NI High Court: Public procurement limited to architects was legal

Northern Ireland’s High Court has dismissed an application for judicial review where a public procurement for construction with the Education Authority was limited to teams with architects, excluding other qualified construction specialists. The court found that this criterion narrowed the pool of potential applicants, but did not do so unfairly.


The applicants here were a Chartered Architectural Technologist (CAT) and the current President of the Chartered Institute of Architectural Technologists (CIAT). CATs are construction industry professionals concerned in the science, discipline, and practice of building design. 

CIAT serves as the representative body for CATs and imposes mandatory CPD and professional indemnity insurance requirements on its members, as well as acting as a regulator through enforcement of its Code of Conduct. 

CATs are distinguished from architects. The term ‘architect’ can only be used by a person who is on the Register of Architects, which is maintained by the Architects Registration Board. 

The applicants were seeking to judicially review a decision by the respondent, the Education Authority (EA), to exclude CATs from applying to a public procurement opportunity. 

They alleged that the decision was unlawful as it contravened the Northern Ireland Public Procurement Policy (NIPPP), and irrational. 

The EA invited applications for a variety of construction related projects within the education sector. A maximum of six economic operators would eventually be invited to tender for the individual project. The shortlist would be maintained for a period of ten years and applicants could seek inclusion on the list at any time. 

The Memorandum of Information for the competition made it clear that the consultant must have, within its team, an architect. This was required to ensure that services such as obtaining planning permission, obtaining building control approval, and assessing contractors, could be carried out. 

The applicants argued that all these roles fell within the professional competence and qualification of CATs.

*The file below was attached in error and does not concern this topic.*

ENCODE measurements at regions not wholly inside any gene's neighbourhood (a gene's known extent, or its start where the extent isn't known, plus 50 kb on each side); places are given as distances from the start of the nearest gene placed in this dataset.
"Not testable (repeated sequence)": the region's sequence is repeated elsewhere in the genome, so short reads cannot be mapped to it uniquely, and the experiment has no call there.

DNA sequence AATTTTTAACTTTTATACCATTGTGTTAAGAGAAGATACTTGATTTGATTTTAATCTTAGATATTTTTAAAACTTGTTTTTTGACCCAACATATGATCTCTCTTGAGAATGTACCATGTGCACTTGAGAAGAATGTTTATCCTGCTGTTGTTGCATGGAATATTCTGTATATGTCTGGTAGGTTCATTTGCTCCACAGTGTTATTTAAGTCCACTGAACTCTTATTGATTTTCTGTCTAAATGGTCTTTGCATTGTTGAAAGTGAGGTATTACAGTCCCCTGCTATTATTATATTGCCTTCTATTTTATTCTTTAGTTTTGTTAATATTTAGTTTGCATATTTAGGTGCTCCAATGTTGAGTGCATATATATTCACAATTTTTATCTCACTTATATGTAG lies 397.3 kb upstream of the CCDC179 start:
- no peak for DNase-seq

The Northern Ireland Public Procurement Policy 

Regulation 58 of the Public Contracts Regulations 2015 permits selection criteria to be used provided they relate to either: 

(i)  The tenderer’s suitability to pursue a professional activity; 

(ii)  Its economic and financial standing; or 

(iii)  Its technical and professional ability.

The applicants argued that, pursuant to NIPPP, the respondent was obliged to ensure value for money and to secure open and effective competition in the creation of the rules for this list. The respondent chose to impose a specific requirement that only architects could be considered for the role of lead consultant, which served to narrow the field of potential tenderers. 

When challenged in relation to the requirement that the lead consultant be an architect rather than any other discipline, EA’s Senior Category Manager for Minor Works Procurement, Damian McCarroll, replied: 

“As a client we have the greatest respect for both the professional role of the architect and the architectural technologist, however whilst there is an overlap in training, qualification and experience the two roles are not equivalent”.

Differing factors included that; architects are regulated by the law; the training process is not identical; the assessment and qualification processes are significantly different; and the requirement to include an architect for this kind of work is a standard approach in the public sector.